Wednesday, June 17, 2009

I have a bunch of baking books, or cookbooks that include serious sections on baking. The Joy of Cooking and The New Best Recipe are my favourites by a long shot, and often I enjoy making the "best" scone even if the recipe is basically white sugar, white flour and a pound of butter.

However, sometimes I'm looking for a healthier scone, muffin or coffee cake -- something that I can eat for breakfast without too much guilt, or offer to health-conscious friends -- and I don't have resources that are just right for me. Ideally, a book on healthy baking would balance out a number of factors without being fanatical on any one of them:
  • How is the whole grain content? Can some of the white flour be replaced with wheat, or can the recipe handle an optional addition of wheat germ, ground flax seeds, oats or so on?
  • Can the sugar be cut down and/or replaced with honey or maple syrup?
  • Can the fat be cut down without sacrificing moistness, shelf life, texture and flavour?
  • Is the protein ratio good? Is substituting soy flour an option? Adding nuts?
  • Are the ingredients readily available or can rare ingredients be optional?
  • Is the taste pumped up? I eat less of pure, dark chocolate or tongue-tingling ginger sweets because my palate is satisfied earlier.
I understand some people get fanatical about one thing, just the sugar or fat or whole wheat content to a recipe, but I rather think balance is important and certainly taste is.

Along these lines, here's an adapted recipe for Mango Chutney coffee cake, derived from Light and Easy Baking. That book focuses only on reducing fat content, which I brought up a little again, but the pumped-up taste is there and the hot pepper is surprisingly good.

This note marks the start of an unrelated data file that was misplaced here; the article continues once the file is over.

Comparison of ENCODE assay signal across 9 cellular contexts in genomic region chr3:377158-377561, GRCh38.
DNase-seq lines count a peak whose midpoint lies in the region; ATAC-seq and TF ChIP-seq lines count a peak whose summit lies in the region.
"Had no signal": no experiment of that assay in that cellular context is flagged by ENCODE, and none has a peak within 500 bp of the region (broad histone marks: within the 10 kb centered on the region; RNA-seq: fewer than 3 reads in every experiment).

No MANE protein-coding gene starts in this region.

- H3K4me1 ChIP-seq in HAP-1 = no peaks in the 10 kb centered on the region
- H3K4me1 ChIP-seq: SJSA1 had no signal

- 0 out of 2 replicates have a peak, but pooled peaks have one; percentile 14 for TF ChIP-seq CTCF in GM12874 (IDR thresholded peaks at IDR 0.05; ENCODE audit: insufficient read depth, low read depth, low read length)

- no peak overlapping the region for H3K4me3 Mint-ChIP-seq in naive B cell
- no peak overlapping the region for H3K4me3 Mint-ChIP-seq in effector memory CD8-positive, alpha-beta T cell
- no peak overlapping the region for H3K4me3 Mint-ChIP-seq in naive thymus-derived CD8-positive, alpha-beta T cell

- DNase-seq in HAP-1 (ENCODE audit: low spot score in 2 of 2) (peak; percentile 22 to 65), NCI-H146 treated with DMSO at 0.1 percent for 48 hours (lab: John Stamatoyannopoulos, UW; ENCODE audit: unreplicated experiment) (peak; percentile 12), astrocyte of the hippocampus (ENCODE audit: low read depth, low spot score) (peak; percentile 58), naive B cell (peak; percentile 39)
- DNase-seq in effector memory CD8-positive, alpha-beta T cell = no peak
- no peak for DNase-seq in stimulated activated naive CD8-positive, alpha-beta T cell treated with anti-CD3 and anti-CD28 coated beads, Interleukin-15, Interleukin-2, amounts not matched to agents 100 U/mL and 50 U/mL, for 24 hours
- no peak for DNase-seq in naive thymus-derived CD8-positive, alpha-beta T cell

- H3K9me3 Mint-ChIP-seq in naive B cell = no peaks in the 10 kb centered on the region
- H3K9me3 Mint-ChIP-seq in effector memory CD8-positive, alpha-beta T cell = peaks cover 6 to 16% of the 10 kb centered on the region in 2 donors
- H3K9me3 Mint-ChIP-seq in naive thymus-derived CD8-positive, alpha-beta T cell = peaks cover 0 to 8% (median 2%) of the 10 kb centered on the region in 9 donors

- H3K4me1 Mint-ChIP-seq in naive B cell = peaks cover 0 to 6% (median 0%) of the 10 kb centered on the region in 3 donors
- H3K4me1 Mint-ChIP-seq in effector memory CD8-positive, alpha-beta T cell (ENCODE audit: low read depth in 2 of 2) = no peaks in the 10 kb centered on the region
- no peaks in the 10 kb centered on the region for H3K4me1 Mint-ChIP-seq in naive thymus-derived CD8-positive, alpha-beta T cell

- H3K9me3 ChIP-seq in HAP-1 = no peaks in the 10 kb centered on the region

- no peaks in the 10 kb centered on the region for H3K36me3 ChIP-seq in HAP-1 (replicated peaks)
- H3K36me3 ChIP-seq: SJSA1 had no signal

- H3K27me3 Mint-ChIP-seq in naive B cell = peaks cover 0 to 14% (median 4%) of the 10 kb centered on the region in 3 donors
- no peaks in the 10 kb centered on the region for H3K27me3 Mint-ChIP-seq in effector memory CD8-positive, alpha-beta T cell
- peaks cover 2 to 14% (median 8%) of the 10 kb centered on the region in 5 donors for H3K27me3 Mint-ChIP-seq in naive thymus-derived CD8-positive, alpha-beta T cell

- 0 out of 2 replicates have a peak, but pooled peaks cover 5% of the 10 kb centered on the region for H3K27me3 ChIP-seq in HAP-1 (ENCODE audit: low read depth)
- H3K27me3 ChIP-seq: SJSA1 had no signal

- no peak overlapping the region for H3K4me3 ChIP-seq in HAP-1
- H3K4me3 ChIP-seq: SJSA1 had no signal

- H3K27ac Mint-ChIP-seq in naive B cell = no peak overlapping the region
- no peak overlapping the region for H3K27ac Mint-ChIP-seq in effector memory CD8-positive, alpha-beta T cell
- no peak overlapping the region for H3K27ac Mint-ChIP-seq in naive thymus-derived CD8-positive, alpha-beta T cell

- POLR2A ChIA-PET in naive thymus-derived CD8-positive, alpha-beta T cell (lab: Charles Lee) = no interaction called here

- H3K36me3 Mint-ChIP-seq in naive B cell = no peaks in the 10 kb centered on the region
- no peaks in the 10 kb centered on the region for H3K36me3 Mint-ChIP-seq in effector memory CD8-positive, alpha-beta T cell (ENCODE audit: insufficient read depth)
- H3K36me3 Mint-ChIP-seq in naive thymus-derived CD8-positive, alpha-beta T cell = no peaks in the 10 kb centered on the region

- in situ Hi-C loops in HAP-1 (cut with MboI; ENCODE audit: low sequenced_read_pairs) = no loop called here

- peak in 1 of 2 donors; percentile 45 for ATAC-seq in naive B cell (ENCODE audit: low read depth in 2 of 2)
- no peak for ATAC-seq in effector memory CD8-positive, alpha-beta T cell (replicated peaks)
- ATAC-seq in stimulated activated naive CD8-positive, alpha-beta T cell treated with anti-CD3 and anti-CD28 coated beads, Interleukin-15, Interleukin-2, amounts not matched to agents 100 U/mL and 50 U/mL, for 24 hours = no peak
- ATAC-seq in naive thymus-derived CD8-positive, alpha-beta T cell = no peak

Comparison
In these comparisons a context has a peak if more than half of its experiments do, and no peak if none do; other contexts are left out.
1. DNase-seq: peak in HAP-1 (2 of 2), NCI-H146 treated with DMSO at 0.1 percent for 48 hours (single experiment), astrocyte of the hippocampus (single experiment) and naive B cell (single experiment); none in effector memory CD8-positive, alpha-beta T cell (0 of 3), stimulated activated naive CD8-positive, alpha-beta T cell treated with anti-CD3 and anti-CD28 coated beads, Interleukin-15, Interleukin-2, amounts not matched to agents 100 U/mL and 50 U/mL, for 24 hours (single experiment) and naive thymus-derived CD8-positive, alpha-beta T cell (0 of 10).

2-1/2 cups all-purpose flour
3 t. baking powder
1 t. salt
1/2 c. sugar
1/2 c. brown sugar
1 c. milk
1/3 c. canola oil
1 egg, slightly beaten
2 T. orange marmelade
1/3 c. raisins
3/4 c. chopped mango chutney
Additional pepper, cinnamon or cardamom, particularly if chutney is mild

Mix the dry ingredients together then mix the rest in. Bake in a loaf pan at 350 for 65 minutes.


NathKnits said...

This is not a recipe, but I find as a general rule, that one can replace all the white flour with whole wheat flour in cookies (which aren't really expected to rise), and about 3/4 of the white flour with whole wheat flour in cakey things (muffins, quickbreads, etc) without having to compensate with extra leavening or binders. Something to add to your arsenal when baking for people who prefer to avoid white flour.

Richard said...

Graham Kerr — the Galloping Gourmet of the 1960s — has been a proponent of reducing fat and sugar without sacrificing flavor and texture since his wife had a heart attack in the late 1980s.

His 1994 book, Graham Kerr's Kitchen is available for less than a buck on and Amazon.

The book is organized by chapters that each cover what Kerr calls 'springboard' techniques. Of course, he gives a few recipes to demonstrate each springboard. But the techniques are explained and demonstrated so that you can adapt them to your favorite recipes.

Techniques range from fat reducers like using a slurry of arrowroot flour — which stirs easily into water — instead of thickening soups and sauces with a butter-and-flour roux, or using fruit purees in baked goods to flavor enhancers such as the Southeast Asian technique of bao syang or using the Maillard reaction to create complex flavors by browning a little tomato paste in a spot of oil before building a sauce.

Graham Kerr's Kitchen was worth the effort when it was full price more than a decade ago. It's totally worth the five bucks (shipping included) that it'll cost you to track down now.

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